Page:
Sump pump diaphragm switches typically use a piggyback plug that connects to the sump pump and then to an outlet. This type of switch is triggered by pressure caused by water in the sump pit and is usually attached low on the pump body or on the pump’s side. A bad diaphragm switch may cause your pump to cycle too frequently or not run at all, but these issues can be caused by other factors as well. Troubleshooting can help identify whether you have a bad switch or if the problem is related to the pump itself.
Things You'll Need
- Extension cord
- Bath towel
- Garden hose or bucket
Pump Not Running or Cycling Too Slowly
Make sure that the piggyback plug is fully inserted at the switch outlet and the power source.
Check the circuit breaker or fuse panel for the sump pump to make sure there is power going to the circuit. Reset the breaker or replace the fuse if it has tripped or blown.
Unplug the sump pump and test the outlet with a voltmeter or by plugging another appliance, such as a lamp, into the outlet. If there is no power, contact an electrician to inspect and repair the outlet wiring.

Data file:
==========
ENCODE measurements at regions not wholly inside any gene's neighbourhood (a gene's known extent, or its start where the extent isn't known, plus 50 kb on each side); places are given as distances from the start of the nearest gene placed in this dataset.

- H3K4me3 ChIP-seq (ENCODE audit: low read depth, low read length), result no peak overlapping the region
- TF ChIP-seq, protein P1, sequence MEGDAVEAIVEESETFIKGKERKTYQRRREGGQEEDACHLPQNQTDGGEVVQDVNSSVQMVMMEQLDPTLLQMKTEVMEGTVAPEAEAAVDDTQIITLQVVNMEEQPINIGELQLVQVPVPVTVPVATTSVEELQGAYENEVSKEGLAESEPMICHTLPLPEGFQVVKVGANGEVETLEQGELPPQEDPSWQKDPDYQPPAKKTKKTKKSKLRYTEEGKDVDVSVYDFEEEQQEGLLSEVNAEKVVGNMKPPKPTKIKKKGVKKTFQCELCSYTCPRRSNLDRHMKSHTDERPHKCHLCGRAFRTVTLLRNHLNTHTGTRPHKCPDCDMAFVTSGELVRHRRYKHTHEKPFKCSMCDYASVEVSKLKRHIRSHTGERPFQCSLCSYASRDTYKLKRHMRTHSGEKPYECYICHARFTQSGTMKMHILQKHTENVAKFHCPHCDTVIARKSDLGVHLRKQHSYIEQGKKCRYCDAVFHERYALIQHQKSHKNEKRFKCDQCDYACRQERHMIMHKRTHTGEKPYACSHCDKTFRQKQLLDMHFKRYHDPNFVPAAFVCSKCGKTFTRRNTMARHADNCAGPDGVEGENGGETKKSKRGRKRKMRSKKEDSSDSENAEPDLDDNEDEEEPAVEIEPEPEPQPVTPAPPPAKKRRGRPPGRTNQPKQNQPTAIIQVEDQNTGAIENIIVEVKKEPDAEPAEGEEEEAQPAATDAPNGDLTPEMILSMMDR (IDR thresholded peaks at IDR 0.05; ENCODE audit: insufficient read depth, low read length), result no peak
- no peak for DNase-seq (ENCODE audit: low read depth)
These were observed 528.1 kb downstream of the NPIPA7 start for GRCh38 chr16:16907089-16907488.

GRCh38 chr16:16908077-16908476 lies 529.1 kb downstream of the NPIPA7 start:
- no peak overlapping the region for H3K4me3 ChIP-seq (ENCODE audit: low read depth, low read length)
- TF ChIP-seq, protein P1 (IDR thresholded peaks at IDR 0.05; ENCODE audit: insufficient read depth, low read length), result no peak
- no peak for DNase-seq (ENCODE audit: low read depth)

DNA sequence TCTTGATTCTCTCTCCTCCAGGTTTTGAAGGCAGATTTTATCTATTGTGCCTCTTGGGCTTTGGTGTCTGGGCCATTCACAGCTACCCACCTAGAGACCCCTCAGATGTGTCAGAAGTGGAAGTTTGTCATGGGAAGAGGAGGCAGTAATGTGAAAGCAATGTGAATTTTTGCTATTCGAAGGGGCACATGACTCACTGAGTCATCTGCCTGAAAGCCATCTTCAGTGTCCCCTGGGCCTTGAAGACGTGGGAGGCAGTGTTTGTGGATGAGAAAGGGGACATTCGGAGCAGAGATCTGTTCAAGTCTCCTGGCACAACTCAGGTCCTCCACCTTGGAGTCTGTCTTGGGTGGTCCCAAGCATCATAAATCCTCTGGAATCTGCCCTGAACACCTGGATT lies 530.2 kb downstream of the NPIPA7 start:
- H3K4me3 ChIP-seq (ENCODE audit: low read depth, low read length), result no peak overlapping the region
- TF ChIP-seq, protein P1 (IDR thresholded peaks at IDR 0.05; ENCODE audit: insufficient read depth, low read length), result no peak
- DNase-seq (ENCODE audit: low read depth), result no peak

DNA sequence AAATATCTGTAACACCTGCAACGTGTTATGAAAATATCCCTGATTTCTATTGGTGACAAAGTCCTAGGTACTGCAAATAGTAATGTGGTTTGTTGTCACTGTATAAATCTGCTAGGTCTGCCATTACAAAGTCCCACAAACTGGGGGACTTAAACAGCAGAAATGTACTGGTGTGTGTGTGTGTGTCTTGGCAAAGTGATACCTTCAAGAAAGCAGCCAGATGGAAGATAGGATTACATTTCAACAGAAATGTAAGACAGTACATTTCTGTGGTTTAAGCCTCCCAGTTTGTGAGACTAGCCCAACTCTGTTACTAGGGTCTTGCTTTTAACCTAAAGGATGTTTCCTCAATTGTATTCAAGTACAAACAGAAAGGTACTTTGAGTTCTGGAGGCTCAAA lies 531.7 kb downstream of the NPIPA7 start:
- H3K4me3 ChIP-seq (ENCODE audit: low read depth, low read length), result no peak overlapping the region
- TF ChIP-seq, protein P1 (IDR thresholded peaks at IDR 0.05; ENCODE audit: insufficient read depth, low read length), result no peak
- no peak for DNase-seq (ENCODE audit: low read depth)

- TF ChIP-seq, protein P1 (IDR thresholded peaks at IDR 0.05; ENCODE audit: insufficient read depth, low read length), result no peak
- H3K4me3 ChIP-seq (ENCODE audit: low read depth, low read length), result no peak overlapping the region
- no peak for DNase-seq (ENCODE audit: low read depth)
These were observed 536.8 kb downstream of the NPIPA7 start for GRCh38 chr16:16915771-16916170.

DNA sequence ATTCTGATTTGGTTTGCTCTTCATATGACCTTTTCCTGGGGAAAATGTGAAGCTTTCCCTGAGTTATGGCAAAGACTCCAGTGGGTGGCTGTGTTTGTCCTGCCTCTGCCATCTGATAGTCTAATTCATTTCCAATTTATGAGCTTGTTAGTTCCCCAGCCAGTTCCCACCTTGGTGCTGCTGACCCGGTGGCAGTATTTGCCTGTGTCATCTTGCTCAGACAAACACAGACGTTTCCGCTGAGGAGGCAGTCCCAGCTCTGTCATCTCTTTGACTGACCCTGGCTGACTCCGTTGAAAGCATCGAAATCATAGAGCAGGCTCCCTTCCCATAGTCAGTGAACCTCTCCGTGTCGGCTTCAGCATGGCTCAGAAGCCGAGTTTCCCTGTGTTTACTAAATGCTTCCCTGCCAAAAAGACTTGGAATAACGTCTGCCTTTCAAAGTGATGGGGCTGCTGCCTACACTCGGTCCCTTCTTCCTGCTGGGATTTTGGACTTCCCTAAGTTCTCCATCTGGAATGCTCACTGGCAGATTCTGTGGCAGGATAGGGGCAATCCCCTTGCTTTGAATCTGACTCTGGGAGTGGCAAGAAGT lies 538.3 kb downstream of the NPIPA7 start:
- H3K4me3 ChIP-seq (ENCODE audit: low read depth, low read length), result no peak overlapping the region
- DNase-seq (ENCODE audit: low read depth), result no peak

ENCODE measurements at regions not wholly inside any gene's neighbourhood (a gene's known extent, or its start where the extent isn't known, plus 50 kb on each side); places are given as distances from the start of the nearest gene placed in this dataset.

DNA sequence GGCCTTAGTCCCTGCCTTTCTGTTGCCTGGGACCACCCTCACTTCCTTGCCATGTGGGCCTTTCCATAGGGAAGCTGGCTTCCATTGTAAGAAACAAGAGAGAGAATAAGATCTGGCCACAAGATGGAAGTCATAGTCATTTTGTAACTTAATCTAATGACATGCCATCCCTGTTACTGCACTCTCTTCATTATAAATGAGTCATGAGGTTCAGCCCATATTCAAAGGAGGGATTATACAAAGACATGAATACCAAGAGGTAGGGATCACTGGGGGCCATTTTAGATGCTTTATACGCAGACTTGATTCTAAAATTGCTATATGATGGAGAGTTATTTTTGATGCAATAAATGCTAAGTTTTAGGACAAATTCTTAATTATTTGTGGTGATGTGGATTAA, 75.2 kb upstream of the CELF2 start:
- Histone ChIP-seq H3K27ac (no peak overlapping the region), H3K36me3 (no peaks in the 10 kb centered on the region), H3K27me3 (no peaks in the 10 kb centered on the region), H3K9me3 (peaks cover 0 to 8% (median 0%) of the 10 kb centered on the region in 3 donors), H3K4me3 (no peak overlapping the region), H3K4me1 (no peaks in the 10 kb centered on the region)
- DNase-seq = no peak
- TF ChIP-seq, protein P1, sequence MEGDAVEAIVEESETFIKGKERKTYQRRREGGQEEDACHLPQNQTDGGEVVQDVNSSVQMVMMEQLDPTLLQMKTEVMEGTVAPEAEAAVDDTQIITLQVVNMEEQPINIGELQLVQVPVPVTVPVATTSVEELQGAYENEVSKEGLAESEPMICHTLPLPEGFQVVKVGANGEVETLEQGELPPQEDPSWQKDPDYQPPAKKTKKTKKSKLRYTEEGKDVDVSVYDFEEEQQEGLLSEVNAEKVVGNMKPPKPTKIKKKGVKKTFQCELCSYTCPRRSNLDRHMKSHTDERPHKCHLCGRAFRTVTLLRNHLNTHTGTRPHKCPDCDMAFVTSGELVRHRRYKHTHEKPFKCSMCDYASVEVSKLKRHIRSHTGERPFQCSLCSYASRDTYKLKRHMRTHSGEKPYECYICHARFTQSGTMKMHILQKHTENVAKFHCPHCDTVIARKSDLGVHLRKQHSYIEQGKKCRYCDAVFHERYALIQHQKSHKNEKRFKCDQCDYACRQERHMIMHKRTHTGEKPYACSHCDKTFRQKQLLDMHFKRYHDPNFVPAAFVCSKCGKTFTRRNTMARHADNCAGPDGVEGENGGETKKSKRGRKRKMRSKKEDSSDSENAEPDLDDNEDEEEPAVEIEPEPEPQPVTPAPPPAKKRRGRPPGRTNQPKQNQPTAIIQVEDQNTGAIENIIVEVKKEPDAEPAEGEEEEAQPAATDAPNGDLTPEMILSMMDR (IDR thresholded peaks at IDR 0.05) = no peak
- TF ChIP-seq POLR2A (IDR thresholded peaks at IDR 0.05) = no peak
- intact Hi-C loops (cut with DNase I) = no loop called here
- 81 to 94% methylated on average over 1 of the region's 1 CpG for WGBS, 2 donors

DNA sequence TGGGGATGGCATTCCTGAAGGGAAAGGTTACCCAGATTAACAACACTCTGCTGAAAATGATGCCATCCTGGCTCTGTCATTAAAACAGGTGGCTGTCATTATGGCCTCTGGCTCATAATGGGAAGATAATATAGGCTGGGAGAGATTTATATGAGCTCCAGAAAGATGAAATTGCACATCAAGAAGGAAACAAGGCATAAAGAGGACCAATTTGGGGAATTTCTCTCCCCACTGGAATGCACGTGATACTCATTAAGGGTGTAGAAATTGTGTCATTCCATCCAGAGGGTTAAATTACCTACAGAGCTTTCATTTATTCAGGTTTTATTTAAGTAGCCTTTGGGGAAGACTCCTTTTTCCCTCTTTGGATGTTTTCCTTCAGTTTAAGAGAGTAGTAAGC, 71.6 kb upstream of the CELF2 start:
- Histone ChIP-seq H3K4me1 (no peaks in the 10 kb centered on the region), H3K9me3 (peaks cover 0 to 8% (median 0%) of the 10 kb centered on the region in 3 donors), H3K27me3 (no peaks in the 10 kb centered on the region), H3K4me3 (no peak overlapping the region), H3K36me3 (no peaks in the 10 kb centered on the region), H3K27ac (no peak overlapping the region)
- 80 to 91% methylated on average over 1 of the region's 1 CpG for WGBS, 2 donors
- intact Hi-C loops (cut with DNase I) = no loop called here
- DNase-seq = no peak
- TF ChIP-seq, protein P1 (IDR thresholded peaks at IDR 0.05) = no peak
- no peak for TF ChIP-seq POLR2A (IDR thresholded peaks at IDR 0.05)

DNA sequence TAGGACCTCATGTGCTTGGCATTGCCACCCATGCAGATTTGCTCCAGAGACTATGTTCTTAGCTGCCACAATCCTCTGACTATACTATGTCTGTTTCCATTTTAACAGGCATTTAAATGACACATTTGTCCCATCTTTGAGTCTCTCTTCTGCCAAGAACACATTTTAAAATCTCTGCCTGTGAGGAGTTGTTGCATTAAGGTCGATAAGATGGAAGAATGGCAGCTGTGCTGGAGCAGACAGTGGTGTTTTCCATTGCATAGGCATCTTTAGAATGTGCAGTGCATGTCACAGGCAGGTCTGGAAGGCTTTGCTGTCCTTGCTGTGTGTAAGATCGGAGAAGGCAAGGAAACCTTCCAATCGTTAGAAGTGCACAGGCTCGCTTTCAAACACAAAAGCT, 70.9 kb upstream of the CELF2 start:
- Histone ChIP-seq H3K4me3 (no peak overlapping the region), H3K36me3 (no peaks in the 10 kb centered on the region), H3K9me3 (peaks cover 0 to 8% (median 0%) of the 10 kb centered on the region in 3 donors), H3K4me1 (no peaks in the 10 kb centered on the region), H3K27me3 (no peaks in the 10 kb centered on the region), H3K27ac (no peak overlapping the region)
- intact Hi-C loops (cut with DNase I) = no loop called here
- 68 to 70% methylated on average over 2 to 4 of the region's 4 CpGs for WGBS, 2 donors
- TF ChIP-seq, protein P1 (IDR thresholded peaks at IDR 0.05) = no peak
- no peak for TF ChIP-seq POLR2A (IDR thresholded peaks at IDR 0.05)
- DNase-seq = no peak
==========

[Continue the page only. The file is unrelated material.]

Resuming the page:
Remove the cover to the sump pump pit and plug the inlets to the pit with a large towel or a test plug.
Fill the pit with a garden hose or bucket and wait for the pump to cycle on. When the water rises in the sump pit, it increases the pressure on the switch. Once the pressure is high enough, it compresses a bladder within the switch that turns the pump on. As water is pumped out, the pressure decreases, and the pump shuts off. If there is not enough water in the pit to apply pressure, the pump may not cycle on.
Remove the screen from the bottom of the pump to check the impeller. If this is blocked by debris, it may not move freely, and this can affect cycling.
Remove the towel from the pit inlets and replace the cover if the impeller is not blocked, the sump pit is full and the pump is still not cycling.
Unplug the pump cord from the piggyback plug on the float switch and plug the pump directly into the outlet. Use an extension cord if the pump cord will not reach the outlet. If the pump runs when plugged in directly, the switch is defective.
Disconnect the pump plug and replace the diaphragm switch. Switches that are wired in cannot be replaced. In this case the pump should be returned to the manufacturer for repair.
Pump Runs Constantly or Cycles On and Off Too Frequently
Make sure the pump cord is plugged into the piggyback connector on the back or the side of the switch plug.
Plug the cord from the switch, with the pump cord attached, into the outlet. If the pump and switch are plugged into separate outlets, this can cause the pump to run constantly and will eventually burn out the pump.
Check that there is water being ejected from the pit through the discharge outlet. If it is discharging but the water level doesn’t decrease, you may have more water coming into the pit than the pump can handle.
Contact a plumber to enlarge the sump pit to prevent pump failure due to overuse.